I had a bit of a challenge finding a book for this Irish week I’ve created for myself. I wanted a book written by an Irish author, and set in Ireland, and one that I could read in a few weeks, keeping in mind that I’m working full time, which left out Ulysses, and that’s was the only Ireland-set, Irish author book I own. Thankfully, I remembered another author, one I used to have on my shelves (I loaned the book out and never saw it again): Maeve Binchy. I went to the library, and thankfully, they had one on the shelves: A Week in Winter.
A Week in Winter is ostensibly the story of a woman who opens an inn in her small Irish town, and of her first week in business. (I’ll let you guess the season.) It’s more a study of various character then a novel; when I think “novel”, I think “single narrative”, and this didn’t have it. Instead, each chapter told the story of one character, starting in their teenage years, if not in their childhood, and going up to a certain point in time, then the next chapter would go a little further in time, until the book ends, at the end of the week. This means that the strength of the story relied entirely on the characters, which are, for the most part, interesting and even likable in some cases. But even the unlikable characters make for a good read, and that takes talent.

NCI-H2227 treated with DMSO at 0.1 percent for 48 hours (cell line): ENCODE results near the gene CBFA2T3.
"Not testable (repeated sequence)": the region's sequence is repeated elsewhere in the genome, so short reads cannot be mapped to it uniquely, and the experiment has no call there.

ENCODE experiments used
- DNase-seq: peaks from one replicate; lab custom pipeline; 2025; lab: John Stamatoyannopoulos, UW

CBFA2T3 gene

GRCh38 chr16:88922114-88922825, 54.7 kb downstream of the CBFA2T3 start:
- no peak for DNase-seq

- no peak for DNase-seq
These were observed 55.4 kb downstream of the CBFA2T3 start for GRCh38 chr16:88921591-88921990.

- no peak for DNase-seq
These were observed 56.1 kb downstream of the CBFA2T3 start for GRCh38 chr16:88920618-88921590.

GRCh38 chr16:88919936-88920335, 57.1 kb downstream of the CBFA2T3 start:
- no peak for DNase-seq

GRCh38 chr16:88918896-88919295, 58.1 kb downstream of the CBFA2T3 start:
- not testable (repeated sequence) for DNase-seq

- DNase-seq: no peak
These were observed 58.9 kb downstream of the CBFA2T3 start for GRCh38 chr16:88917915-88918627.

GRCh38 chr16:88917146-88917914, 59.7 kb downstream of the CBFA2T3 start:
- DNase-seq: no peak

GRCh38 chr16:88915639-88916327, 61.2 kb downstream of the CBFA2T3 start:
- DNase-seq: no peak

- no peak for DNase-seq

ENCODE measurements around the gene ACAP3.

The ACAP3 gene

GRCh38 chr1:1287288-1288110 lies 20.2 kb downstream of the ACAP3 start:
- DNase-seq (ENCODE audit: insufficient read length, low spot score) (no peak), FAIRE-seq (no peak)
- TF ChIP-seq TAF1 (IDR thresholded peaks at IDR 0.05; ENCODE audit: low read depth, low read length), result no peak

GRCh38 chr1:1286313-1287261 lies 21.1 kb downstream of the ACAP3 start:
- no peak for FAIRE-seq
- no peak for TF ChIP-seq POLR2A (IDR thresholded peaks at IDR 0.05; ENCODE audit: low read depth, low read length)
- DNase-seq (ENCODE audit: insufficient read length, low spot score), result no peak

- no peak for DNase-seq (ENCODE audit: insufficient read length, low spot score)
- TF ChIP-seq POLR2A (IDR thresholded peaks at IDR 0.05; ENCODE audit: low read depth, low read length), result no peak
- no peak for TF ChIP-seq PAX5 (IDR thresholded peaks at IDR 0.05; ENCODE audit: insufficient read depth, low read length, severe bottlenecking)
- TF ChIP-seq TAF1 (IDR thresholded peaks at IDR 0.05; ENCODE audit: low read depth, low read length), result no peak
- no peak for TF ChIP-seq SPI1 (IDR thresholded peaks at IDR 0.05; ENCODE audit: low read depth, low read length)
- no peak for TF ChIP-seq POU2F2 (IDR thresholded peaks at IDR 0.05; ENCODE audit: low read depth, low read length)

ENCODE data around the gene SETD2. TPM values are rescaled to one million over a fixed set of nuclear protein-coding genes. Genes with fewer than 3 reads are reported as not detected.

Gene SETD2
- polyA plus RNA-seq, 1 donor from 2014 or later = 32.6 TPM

The only downside, and I’ll admit it’s a serious point, was the end of the book. The last two chapters, to be precise. Up until that point, it had been made clear that the stories of the characters only loosely connected to each other, but with those last two chapters, it felt like the author was trying to bring everything back into one narrative, and tie it up in a neat little bow. The last chapter especially gave the impression that she was trying to give each character a magic happily ever after, and since the end point of each chapter already ended the character’s journey on a high note, that last chapter was overkill, in my opinion.
I still enjoyed the book, overall, and recommend it to everyone who wants several good examples of how you set up a character and tell its story in one chapter.